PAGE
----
Political Violence in Sri Lanka
By Lakshman I Keerthisinghe
“Non-violence is the answer to the crucial political and moral questions of our time: the need for man to overcome oppression and violence without resorting to oppression and violence. Man must evolve for all human conflict a method which rejects revenge, aggression and retaliation. The foundation of such a method is love” – Martin Luther King Jr.
“The function of a leader is to make his people free of fear” – Pundit Nehru in Discovery of India
In bygone days it has been a common occurrence in our country to observe political violence erupting in the aftermath of an Election when victorious party supporters attack the defeated party supporters even to the extent of destruction of their property in some instances. Fortunately, after the recent Presidential Elections there were very few such instances due to the foresight of the political leaders: Political Violence and fear psychosis in the people must be avoided at all costs as Sri Lankan society aspires to live in a fear free environment. Sri Lankans have to be grateful to our war heroes for saving the Nation from three decades of fear psychosis created by the barbaric activities of the ruthless LTTE.
It was recently reported that a former parliamentarian and two others were sentenced to death by the Ratnapura High Court after being found guilty of multiple indictments of causing the death of one person by shooting including causing damage to an Election rally during the run up to the 2015 Presidential Election. The presence of a large number of unlicensed weapons in the hands of the strongmen or unofficial bodyguards engaged by Parliamentarians poses a grave threat to the peace and tranquility of our society. The Inspector General of Police under the guidance of the Secretary of the Ministry of Defence had taken the necessary action to remove such illegal weapons and prosecute the possessors under the law. The Police officers providing security to Parliamentarians should confine themselves to their assigned lawful functions and refrain from carrying out illegal orders given by such parliamentarians, which would result in the eradication or reduction of political violence.
The supreme law of Sri Lanka is the Constitution, under which powers are granted to make all other laws. The second paragraph of the Preamble to the Constitution incorporates a pledge given by the Parliamentarians to the People of Sri Lanka thus: ‘We, the freely elected representatives of the People of Sri Lanka in pursuance of such Mandate, humbly acknowledging our obligation to our People and gratefully remembering their heroic and unremitting struggle to regain and preserve their rights and privileges so that the Dignity and Freedom of the Individual may be assured, Just, Social, Economic and Cultural Order attained, the Unity of the Country restored, and Concord established with other Nations, do hereby adopt and enact this Constitution the Supreme Law of the Democratic Socialist Republic of Sri Lanka.’ Article 3 confers inalienable sovereignty on the People and Article 4 confers such sovereignty to legislate to the Parliament, executive power to the President and judicial power to the Courts, tribunals and other institutions created, established or recognised by the Constitution. Thus it is seen that the Doctrine of Separation of Powers advocated by Albert Dicey has been incorporated in our Constitution through the wisdom of its makers.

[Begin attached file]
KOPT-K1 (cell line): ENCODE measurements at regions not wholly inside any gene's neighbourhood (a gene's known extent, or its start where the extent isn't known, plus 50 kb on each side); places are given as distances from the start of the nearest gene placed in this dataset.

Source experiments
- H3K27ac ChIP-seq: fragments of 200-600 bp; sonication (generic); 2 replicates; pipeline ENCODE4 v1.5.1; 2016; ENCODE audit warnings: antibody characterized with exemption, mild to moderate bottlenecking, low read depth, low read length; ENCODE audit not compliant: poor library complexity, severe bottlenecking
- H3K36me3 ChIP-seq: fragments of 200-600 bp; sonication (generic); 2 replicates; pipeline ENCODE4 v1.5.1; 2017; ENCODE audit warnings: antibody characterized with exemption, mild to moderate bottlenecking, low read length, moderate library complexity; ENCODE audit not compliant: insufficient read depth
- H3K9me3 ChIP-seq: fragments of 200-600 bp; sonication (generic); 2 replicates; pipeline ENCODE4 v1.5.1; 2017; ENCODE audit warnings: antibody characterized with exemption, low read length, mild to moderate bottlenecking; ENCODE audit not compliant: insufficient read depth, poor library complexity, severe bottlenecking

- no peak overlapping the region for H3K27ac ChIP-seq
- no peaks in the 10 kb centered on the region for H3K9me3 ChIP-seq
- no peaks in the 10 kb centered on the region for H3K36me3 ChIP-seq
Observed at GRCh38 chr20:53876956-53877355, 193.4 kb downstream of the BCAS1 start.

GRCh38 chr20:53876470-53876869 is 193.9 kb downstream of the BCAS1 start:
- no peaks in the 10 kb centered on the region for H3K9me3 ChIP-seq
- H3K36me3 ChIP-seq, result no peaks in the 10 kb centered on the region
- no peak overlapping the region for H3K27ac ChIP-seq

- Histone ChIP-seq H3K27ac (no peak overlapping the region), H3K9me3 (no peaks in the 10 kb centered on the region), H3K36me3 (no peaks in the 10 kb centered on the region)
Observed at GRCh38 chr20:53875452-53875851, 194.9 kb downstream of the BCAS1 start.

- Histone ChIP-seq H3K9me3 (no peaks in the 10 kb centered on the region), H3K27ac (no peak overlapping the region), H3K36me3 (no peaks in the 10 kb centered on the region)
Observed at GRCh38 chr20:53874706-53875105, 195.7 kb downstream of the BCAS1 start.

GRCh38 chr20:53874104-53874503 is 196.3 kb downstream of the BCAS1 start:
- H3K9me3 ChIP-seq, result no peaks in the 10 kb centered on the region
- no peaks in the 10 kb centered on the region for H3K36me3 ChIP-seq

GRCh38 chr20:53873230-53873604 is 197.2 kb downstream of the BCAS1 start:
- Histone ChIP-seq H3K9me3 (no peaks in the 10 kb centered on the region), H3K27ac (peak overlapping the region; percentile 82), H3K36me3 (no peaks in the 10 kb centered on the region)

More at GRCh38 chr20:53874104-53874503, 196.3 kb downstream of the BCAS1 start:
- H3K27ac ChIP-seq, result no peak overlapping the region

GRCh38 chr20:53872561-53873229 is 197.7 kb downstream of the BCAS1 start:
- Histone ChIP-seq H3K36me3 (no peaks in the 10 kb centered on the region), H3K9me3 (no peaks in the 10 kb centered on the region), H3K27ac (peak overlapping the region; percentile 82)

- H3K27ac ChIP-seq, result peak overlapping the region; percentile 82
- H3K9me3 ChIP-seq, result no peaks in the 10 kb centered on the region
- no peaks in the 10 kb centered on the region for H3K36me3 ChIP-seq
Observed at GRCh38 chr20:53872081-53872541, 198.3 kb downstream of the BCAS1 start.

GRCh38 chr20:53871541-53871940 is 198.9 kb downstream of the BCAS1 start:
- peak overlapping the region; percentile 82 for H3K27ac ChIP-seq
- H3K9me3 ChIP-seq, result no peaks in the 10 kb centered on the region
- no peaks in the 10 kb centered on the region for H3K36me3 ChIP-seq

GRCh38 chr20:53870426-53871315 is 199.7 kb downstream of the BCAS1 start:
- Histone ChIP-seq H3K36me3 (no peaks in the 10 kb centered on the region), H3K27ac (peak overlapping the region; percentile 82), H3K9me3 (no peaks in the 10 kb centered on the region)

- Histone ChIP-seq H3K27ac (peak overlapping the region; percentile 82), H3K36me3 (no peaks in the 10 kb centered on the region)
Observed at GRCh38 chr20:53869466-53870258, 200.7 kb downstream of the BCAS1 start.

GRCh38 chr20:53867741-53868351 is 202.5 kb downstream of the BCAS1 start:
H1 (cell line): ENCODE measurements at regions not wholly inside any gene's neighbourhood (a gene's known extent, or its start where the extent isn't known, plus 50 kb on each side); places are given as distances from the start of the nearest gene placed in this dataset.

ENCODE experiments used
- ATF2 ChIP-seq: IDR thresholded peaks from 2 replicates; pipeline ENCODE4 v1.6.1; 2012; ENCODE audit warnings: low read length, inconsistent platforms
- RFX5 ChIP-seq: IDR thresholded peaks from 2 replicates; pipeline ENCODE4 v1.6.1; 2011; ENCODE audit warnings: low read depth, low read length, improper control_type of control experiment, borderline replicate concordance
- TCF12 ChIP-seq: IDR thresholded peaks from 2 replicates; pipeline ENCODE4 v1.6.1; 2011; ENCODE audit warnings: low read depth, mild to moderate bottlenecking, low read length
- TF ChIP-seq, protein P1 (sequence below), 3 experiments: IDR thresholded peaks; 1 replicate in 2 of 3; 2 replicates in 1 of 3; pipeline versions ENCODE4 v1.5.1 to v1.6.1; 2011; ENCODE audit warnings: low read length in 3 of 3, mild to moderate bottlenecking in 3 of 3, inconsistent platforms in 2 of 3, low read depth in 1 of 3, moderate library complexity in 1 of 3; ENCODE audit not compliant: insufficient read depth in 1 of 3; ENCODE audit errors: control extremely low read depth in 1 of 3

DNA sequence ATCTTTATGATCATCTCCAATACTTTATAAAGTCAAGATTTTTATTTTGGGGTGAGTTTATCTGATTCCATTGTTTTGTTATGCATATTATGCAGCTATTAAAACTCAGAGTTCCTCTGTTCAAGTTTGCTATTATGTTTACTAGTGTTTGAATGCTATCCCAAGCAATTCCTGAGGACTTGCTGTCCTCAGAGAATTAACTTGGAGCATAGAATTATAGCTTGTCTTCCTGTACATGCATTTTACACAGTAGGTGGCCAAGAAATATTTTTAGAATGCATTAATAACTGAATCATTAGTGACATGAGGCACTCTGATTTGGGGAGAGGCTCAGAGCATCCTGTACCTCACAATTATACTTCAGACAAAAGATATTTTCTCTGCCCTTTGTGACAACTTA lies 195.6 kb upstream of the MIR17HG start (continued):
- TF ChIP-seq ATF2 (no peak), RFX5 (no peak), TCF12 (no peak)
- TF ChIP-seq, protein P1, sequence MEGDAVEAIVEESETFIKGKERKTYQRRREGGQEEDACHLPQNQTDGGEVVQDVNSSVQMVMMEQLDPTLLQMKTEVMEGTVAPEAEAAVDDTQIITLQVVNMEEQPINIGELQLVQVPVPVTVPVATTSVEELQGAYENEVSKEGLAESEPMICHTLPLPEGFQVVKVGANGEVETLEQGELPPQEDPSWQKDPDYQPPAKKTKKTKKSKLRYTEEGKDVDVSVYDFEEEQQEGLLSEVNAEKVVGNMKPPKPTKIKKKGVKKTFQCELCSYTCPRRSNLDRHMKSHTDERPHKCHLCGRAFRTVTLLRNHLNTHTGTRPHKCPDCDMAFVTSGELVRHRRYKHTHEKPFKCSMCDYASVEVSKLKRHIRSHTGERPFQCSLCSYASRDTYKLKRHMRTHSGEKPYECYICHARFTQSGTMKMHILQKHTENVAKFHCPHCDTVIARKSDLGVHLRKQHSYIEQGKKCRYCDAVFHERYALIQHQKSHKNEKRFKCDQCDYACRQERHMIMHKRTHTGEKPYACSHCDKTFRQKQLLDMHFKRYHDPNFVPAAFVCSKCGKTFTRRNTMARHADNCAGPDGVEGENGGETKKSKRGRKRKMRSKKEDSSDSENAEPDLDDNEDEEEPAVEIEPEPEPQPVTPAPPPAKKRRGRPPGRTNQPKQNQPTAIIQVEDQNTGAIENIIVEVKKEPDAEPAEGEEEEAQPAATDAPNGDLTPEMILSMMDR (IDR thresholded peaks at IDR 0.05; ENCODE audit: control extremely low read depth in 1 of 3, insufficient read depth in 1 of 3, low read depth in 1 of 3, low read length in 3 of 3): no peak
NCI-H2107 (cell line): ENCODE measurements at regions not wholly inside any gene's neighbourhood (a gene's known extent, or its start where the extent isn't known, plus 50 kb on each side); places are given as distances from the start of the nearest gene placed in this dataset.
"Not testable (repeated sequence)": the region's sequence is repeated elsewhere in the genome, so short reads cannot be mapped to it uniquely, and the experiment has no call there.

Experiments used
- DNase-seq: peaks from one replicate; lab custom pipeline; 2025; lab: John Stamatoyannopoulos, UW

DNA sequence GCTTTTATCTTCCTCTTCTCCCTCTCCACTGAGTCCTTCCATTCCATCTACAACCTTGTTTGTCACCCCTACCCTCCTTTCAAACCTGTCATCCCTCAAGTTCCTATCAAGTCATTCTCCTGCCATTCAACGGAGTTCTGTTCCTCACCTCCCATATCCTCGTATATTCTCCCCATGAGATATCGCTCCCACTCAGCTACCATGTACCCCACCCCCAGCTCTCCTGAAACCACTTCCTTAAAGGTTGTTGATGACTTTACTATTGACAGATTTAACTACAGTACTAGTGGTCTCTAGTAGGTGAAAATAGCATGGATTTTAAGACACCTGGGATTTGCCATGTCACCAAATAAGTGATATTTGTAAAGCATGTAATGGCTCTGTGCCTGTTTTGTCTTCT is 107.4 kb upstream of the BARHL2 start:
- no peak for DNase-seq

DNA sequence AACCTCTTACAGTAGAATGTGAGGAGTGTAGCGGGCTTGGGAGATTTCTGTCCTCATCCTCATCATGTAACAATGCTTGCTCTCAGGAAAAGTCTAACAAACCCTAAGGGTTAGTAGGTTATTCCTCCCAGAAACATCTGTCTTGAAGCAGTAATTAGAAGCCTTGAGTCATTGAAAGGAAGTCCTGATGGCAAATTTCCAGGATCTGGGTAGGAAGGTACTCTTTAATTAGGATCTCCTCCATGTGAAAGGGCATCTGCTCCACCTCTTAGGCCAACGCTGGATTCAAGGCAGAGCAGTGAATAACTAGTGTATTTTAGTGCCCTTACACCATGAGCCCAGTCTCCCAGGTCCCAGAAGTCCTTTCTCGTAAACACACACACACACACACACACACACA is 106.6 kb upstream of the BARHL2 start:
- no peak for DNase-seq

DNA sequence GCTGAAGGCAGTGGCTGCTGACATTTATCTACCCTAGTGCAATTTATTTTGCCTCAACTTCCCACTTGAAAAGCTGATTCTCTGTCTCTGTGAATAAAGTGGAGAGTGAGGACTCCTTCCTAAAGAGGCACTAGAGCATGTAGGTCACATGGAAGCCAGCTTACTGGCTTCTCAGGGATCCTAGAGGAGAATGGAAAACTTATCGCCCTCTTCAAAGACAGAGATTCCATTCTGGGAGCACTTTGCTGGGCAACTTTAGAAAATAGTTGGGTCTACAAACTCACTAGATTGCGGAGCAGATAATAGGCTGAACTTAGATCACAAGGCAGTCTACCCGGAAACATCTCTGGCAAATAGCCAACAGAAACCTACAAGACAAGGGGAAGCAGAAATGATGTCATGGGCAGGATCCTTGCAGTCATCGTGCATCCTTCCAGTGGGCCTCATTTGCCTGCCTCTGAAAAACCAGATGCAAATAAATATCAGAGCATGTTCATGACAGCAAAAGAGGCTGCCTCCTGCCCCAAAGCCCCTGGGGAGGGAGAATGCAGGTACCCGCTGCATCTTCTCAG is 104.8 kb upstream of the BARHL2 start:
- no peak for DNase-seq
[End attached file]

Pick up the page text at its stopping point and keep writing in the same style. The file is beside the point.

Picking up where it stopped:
Thus a politician cannot purport to assume judicial powers and hear, pass summary judgement and deliver instant punishment without even a right of appeal on any individual citizen of this country. Such an action constitutes a criminal offence and the Police who are the law enforcement officers should not permit such actions to take place in their presence making a mockery of our legal system resulting in the erosion of public confidence in the supremacy of the law, which is detrimental to the maintenance of the pristine principle of the Rule of Law enshrined in our Constitution. The final result of such actions would be anarchy or the law of the jungle where the public would retaliate by attacking the Police as seen in the recent spate of attacks on the Police stations in Angulana, caused due to Police brutality and indiscipline. Although our President has done away with the excess security contingents, most politicians use a galaxy of security officers or armed bodyguards for their security.
In conclusion, the pre-election period has been relatively peaceful as hardly any such incidents of violence have been reported and ideally such peace and tranquility should continue in the aftermath too as violence is the preserve of uneducated, uncivilised people and abhorred by all right thinking civilised people. All the great personages in the world including the Buddha, Jesus Christ, Mahatma Gandhi and Martin Luther King quoted at the outset hereof advocated the virtues of non-violence.
About the Writer:
Lakshman I Keerthisinghe is an Attorney-at-Law with LLB, LLM, MPhil.(Colombo)[email protected]